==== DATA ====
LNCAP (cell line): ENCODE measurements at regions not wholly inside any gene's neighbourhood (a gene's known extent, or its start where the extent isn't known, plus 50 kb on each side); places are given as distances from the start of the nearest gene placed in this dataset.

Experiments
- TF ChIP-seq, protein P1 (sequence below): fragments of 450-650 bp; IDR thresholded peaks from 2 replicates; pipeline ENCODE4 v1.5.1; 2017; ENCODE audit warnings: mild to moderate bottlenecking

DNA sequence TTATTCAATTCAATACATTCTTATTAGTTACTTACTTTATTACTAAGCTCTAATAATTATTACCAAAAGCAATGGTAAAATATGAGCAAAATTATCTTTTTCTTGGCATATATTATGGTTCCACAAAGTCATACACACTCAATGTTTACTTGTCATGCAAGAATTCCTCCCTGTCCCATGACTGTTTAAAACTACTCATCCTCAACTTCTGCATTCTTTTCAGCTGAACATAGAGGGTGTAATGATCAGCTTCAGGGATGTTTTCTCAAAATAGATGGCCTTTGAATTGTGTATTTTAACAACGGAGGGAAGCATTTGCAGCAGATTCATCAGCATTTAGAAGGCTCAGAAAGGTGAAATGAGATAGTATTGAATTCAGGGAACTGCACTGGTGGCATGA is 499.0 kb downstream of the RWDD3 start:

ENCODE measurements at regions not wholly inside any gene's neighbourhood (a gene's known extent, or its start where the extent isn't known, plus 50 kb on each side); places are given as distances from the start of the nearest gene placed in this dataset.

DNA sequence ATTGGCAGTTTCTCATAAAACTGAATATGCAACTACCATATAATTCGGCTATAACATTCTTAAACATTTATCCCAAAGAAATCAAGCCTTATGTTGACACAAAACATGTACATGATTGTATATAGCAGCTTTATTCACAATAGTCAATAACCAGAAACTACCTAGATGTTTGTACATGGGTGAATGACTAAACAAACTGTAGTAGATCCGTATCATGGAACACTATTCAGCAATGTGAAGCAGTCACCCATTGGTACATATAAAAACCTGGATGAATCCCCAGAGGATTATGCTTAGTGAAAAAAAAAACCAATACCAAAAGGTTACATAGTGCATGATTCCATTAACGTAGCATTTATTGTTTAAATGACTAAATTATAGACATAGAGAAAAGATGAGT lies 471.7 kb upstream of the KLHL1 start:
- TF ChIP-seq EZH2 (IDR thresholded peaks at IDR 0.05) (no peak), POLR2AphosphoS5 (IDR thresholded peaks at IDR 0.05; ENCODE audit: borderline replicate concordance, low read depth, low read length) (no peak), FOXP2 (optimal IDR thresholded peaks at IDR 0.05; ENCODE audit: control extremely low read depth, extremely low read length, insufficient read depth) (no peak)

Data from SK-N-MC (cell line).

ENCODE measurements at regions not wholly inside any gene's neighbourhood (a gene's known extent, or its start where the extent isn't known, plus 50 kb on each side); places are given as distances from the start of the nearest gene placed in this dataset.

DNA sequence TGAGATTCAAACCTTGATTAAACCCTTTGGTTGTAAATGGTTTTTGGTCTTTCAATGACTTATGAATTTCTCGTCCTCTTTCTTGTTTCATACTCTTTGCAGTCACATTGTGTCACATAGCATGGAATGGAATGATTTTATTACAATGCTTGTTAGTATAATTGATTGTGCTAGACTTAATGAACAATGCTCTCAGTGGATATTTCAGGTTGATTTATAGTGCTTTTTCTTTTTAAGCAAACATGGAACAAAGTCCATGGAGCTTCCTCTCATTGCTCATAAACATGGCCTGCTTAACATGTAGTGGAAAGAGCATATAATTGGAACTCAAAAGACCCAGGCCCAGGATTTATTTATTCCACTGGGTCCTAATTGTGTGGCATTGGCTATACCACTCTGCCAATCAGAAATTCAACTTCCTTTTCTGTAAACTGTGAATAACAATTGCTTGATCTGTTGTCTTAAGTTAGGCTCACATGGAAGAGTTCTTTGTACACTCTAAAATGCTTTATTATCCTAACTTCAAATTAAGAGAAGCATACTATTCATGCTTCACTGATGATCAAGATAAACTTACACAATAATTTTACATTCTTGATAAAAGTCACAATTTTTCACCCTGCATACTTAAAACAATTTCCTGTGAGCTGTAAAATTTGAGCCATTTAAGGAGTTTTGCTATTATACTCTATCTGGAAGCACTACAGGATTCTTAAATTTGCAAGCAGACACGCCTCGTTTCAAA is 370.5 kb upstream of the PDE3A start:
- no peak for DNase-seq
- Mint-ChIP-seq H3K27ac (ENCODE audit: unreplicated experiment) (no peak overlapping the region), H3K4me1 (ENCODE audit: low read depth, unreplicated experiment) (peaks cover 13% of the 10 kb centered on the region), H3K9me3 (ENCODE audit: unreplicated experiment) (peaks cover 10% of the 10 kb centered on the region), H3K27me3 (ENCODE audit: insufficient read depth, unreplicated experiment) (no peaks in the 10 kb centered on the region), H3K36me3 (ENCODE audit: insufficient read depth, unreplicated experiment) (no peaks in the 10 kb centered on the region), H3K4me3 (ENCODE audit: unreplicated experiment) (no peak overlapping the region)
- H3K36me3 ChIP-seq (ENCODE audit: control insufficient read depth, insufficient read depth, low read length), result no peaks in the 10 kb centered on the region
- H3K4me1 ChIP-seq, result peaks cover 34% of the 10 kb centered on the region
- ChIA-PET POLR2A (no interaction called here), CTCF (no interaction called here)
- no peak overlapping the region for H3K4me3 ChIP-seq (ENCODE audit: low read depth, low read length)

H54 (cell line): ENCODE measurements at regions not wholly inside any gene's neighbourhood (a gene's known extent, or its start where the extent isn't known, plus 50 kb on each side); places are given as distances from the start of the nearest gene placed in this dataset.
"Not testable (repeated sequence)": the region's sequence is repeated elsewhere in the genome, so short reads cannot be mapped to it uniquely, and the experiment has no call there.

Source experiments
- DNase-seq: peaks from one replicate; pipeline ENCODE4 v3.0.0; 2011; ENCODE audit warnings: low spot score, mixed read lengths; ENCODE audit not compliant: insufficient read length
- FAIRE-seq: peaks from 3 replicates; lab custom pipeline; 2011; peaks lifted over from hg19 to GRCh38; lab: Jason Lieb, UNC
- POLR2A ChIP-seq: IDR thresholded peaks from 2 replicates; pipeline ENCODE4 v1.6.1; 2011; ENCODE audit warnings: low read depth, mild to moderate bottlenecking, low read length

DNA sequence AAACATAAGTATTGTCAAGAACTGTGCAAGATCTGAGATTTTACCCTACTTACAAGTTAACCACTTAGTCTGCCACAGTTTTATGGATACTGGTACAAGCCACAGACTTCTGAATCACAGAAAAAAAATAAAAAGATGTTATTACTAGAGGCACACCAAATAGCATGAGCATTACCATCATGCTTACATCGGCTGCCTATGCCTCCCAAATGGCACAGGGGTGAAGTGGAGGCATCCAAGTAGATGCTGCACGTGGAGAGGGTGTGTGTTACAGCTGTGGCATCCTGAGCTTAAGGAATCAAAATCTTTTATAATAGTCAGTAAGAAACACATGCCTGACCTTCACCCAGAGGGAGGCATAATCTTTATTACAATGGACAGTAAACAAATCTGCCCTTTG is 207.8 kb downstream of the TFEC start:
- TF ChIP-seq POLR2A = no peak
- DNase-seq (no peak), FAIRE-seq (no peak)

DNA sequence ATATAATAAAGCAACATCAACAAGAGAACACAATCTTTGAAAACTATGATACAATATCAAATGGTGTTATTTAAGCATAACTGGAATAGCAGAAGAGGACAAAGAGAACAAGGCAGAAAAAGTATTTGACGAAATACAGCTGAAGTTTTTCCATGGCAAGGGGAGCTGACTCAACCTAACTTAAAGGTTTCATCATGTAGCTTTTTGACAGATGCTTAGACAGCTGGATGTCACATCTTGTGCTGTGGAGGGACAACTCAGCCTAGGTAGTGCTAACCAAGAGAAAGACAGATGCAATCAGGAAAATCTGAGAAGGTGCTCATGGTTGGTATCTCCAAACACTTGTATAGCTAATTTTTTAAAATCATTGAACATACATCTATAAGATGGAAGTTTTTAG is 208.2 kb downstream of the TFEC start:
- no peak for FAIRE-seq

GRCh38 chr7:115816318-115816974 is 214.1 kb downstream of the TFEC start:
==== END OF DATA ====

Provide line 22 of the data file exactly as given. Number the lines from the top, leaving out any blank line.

- POLR2A ChIP-seq: IDR thresholded peaks from 2 replicates; pipeline ENCODE4 v1.6.1; 2011; ENCODE audit warnings: low read depth, mild to moderate bottlenecking, low read length